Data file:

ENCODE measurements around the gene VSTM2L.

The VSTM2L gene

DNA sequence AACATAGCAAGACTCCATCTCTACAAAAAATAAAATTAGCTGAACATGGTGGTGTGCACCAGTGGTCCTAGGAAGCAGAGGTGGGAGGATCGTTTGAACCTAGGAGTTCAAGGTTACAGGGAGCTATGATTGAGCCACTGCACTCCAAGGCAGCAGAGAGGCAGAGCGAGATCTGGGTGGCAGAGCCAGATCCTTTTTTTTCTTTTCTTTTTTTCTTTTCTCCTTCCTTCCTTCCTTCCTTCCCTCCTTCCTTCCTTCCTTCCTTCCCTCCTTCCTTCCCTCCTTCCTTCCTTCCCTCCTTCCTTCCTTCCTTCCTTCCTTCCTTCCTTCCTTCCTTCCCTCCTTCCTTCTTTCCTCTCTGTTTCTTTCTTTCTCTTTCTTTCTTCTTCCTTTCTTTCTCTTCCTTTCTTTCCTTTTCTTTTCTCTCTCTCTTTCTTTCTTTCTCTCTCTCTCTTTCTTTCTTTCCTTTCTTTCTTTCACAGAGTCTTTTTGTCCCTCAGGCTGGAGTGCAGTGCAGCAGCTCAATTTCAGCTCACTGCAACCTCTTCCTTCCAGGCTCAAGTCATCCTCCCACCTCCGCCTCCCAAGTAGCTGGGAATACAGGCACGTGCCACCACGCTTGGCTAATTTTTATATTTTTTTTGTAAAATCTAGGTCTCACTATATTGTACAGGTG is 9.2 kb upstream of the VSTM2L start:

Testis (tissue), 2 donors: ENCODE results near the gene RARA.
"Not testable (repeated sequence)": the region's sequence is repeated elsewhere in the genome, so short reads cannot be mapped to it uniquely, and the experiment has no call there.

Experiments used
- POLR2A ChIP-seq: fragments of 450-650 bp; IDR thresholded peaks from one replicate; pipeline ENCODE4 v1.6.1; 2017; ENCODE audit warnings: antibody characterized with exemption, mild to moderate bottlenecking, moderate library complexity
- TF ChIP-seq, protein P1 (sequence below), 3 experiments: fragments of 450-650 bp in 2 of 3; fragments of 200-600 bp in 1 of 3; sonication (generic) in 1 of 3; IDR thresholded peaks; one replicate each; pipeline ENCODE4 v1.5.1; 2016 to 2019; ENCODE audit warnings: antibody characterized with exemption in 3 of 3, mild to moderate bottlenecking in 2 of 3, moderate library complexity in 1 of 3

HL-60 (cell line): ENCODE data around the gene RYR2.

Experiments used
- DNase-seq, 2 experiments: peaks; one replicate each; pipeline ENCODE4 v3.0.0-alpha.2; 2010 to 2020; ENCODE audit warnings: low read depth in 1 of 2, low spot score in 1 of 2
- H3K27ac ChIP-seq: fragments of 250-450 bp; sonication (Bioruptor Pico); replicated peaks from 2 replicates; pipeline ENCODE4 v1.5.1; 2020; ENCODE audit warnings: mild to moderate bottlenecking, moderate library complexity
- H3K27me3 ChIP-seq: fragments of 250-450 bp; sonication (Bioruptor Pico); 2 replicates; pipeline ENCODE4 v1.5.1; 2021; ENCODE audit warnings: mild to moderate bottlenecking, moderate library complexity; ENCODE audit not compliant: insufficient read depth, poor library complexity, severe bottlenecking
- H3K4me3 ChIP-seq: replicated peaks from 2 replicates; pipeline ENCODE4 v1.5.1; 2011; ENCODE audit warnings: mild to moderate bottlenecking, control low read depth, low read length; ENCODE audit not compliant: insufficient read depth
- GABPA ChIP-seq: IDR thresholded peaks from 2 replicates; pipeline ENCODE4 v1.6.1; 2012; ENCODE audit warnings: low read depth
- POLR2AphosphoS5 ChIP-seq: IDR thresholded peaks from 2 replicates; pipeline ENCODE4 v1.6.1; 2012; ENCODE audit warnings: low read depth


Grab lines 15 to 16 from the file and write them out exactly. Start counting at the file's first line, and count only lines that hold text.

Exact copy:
- GABPA ChIP-seq: IDR thresholded peaks from 2 replicates; pipeline ENCODE4 v1.6.1; 2012; ENCODE audit warnings: low read depth
- POLR2AphosphoS5 ChIP-seq: IDR thresholded peaks from 2 replicates; pipeline ENCODE4 v1.6.1; 2012; ENCODE audit warnings: low read depth